Mosquitoes could be bugging and biting Fairfax County residents earlier this year after a warm winter and a rain-heavy spring.
Glen Barbour, public safety information officer for the Fairfax County Health Department, said there’s no way of knowing whether that will happen, but that residents should take necessary safety measures just in case.
Human cases of West Nile Virus are rare in Fairfax County, but they’re not unheard of.
In 2011, eight cases of West Nile Virus were found in humans in Virginia. One case was found in Fairfax County.
During its annual surveillance period, the department of health traps mosquitoes at 68 different sites around the county and test the insects for West Nile Virus.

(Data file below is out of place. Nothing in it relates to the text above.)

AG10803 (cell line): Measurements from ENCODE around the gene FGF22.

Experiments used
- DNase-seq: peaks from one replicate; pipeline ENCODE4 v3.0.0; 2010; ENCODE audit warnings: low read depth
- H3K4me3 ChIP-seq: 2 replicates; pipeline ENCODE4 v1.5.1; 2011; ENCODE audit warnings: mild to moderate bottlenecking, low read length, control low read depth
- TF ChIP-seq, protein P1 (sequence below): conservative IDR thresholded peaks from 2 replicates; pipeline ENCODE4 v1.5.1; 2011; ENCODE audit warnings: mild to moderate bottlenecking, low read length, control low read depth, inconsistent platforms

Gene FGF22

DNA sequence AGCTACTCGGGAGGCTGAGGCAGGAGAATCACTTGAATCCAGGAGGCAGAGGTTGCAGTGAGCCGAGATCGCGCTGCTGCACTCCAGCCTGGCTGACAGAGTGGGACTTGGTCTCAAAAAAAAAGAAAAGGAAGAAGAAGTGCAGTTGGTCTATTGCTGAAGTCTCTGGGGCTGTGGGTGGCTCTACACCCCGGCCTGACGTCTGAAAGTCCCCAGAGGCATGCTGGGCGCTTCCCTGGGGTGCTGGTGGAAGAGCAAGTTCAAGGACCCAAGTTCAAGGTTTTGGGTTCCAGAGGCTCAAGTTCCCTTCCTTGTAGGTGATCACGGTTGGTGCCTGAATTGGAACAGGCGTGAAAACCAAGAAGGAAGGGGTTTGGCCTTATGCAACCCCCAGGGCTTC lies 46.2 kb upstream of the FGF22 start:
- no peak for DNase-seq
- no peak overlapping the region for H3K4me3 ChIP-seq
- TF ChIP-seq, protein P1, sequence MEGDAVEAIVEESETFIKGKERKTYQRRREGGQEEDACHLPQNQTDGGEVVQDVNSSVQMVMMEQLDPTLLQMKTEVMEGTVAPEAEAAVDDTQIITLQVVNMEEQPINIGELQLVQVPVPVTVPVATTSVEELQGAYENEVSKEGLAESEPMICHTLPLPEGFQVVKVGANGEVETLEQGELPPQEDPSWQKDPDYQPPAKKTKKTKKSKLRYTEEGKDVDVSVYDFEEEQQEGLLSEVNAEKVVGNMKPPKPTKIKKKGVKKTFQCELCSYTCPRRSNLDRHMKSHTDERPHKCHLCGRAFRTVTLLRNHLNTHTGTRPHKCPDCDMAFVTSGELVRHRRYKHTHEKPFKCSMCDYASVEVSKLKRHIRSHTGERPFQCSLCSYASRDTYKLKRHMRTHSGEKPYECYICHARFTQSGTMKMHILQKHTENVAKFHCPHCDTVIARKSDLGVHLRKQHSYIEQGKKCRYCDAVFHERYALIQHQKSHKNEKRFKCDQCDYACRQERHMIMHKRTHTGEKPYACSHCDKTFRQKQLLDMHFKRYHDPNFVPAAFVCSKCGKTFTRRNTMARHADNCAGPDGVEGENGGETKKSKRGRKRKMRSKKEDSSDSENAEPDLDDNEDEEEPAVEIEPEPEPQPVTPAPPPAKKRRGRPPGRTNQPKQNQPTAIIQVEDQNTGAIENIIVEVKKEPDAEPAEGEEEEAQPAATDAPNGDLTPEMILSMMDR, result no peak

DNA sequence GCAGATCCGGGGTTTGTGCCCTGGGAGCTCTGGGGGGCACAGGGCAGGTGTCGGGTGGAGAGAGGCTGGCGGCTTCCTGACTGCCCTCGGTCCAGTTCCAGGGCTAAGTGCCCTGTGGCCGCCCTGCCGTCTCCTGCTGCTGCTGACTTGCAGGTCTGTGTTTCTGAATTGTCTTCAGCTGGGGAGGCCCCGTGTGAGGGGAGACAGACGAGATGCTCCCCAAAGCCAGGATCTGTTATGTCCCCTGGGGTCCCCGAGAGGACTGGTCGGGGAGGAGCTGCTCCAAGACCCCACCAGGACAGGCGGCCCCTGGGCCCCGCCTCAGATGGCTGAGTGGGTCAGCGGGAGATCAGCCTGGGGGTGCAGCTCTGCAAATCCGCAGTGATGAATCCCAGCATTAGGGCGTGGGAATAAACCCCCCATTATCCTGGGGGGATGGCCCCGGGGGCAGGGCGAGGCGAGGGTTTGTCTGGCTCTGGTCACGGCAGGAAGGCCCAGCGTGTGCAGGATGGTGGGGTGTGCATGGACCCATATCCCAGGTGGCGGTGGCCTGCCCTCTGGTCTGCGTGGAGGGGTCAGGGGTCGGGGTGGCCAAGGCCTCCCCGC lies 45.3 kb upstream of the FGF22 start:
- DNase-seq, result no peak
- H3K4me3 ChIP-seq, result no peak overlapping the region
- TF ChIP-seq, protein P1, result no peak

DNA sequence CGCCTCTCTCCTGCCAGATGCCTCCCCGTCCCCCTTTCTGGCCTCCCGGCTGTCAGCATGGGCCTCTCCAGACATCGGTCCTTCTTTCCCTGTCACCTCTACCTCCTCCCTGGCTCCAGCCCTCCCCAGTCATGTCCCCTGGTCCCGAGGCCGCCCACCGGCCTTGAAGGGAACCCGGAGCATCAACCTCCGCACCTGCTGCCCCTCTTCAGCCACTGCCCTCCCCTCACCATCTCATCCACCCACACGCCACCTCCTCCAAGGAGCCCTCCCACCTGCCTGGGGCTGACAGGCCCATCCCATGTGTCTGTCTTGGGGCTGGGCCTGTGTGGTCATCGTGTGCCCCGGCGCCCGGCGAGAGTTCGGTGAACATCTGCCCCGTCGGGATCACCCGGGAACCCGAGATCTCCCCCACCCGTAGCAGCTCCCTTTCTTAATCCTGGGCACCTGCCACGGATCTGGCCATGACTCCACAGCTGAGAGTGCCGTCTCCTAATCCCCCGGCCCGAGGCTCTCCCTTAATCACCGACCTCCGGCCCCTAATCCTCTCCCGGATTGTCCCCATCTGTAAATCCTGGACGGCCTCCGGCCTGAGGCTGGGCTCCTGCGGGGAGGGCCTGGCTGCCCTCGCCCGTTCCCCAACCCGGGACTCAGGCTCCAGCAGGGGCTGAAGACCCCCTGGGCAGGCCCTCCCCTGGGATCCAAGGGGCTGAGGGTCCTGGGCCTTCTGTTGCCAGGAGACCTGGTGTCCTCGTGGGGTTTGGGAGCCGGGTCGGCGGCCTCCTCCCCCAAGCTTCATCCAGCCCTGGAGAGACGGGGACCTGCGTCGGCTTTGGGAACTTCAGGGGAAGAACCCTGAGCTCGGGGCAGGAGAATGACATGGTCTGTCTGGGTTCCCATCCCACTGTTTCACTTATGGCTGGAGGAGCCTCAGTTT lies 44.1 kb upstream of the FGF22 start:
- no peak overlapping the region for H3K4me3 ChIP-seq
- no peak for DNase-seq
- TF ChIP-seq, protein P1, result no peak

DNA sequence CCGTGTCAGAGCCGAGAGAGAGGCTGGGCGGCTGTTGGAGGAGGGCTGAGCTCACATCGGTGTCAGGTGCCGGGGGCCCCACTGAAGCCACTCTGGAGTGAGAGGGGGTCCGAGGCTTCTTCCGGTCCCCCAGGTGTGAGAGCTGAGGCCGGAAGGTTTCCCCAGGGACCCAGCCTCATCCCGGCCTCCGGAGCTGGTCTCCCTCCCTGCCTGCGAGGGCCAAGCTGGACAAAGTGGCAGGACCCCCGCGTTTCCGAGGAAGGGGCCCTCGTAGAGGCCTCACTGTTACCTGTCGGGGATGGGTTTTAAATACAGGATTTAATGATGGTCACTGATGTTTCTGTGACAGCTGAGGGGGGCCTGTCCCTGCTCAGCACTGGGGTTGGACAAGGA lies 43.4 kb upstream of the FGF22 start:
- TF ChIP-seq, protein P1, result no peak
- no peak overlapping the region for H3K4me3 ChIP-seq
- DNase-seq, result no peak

According to the health department’s 2012 action plan for disease carrying insects, nearly 92,000 mosquitoes were tested in more than 4,000 groups, or pools, in 2011. Of the pools, 109 tested positive for West Nile Virus.
The cases were not concentrated in one specific part of the county either; they spread from Lorton and Fort Belvoir to Chantilly.
Barbour encouraged residents to get rid of pools of standing water around their homes, as they pose an ideal breeding ground for the insects.
Other prevention tips include:
- Turning over or removing containers from your yard where rainwater collects, such as potted plant trays, buckets, or toys.
- Removing old tires from your yard.
- Cleaning roof gutters and downspout screens.
- Emptying birdbaths once a week.
For more information on Fairfax County mosquito control, West Nile Virus prevention and other insect carried diseases, visit the county’s web site.